I just have my own version for doing it. I collect my own specific information sorted in the way I like with the daily habits. The news impacts, the battle of scenarios, the sensitivity research, the news/sent/fund/macro concept and macro model that I use. Paul Tudor Jones seems to place a lot more emphasis on the short and longs capitulating, while I like to place much more emphasis on the “macro exhaustion.” In other words to figure out the proper extent of the news/sent/fund/macro scenario that is moving the market and when that scenario will be exhausted. Sometimes macro exhaustion for a particular scenario occurs after just 50 pips. Other times it lasts 100 pips, other times 300 pips, other times 3,000 pips, etc. Typically, it is the cleaner type of volatility moves.
So I try to find the proper macro model for each market that I am studying at the current moment in time.
For example, if you were bullish on Silver over the past week, and bought the breakout above $20.75 above the July 22 highs, then that was the proper macro model at that moment in time. It worked.
If you were bullish on the Nasdaq lets say, and bought it @ 3,145 this week, after it made fresh highs and broke topside stops, then that was a poor trade because the bullish macro forces were a bit exhausted and the market fell back.
Or if you were bearish on the Nasdaq, you would know to wait for a fresh high before shorting it and not to short on the lows of the day or when it trips downside stops.
If you were bullish on Apple, and bought it after it broke out of $475 highs, it was a good trade because you got the news/sent/fund/macro model correct as there was sufficient pent up news/sent/fund/macro model and money waiting to come into the market on the proper scenario.
So when you see in the weekly habits that I post, where I write in “DO NOT BUY THE HIGHS” or “DO NOT SHORT THE LOWS”, I am referring to the rough highs and lows of that day or over the past previous days. I am attempting to identify the proper timing macro model to use at that moment in time. Sometimes the proper macro model stays fairly constant over a long period of time if the market is trending. If you see a nice trending market with minor retracements, then you can see the proper macro model stayed fairly constant over a period of time as the proper entry was to get in a minor retracement.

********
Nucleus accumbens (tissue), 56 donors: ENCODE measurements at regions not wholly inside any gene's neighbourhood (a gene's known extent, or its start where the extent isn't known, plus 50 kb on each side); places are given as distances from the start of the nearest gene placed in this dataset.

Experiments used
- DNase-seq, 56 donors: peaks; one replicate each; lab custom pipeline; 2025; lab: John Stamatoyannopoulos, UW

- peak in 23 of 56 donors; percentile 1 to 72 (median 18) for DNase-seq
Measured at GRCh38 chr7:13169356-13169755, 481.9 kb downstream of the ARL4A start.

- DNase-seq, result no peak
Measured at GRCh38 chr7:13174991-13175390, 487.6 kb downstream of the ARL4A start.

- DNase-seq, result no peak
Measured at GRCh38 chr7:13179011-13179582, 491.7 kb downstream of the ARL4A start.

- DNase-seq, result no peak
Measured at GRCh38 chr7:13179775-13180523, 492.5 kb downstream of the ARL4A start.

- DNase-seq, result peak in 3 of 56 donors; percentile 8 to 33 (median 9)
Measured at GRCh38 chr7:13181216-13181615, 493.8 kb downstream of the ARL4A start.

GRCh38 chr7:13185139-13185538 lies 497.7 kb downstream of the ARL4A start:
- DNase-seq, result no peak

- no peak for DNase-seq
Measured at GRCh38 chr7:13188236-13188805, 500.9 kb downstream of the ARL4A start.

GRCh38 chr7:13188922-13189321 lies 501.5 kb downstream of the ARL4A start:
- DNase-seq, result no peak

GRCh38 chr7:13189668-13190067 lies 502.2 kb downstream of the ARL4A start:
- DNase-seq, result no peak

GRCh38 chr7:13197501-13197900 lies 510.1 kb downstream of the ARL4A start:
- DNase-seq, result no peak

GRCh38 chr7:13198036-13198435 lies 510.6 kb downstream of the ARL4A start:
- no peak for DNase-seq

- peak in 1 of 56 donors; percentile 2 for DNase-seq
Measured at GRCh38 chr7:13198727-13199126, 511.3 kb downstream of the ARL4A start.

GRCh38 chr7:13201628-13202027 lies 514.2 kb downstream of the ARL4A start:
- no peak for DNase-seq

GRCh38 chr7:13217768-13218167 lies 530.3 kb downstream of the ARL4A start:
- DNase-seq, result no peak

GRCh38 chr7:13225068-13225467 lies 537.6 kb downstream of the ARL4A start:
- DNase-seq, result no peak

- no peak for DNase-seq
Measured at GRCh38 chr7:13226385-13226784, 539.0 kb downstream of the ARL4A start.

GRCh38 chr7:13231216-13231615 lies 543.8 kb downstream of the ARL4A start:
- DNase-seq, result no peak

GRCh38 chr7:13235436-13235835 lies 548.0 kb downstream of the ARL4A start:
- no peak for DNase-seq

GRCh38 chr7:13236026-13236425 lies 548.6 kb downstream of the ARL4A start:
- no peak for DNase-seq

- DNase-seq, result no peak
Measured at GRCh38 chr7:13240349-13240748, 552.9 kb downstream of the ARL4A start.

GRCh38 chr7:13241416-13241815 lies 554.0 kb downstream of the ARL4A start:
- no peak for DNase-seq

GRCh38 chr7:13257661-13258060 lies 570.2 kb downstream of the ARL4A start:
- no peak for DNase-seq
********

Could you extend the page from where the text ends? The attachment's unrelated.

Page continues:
Of course, the proper macro model can change at any point as new information comes into play.
There will be times I am doing my intraday research and the information and scenario and macro model click in my mind and I place the trade – market order right there and then. I don’t particularly care about the time. I care more about getting the correct battle of scenarios right and extent of the news/sent/fund/macro movement. If I think the trade is good and volatility will be in my favor and the price is right, then I just place it. That being said, I have found some interesting times in the futures markets, primarily the 9:30 AM open and 10:30 AM times, which could be potential reversal points. But I am unsure if they will last. Again, I try to place more emphasis on the macro forces.
Other times I am uncertain and wait until I finish all my daily habits. Sometimes at the end of the day, after finishing all the habits, I have some more information, properly sorted to work with and it clicks in my mind and place a trade during the later NY session or Sydney/Asian session.
Other times I do a whole bunch of habits and research and I am still confused and just have to sleep on it and wait for clarity during the next trading day.
It just depends… upon conditions and the macro forces as I interpret them.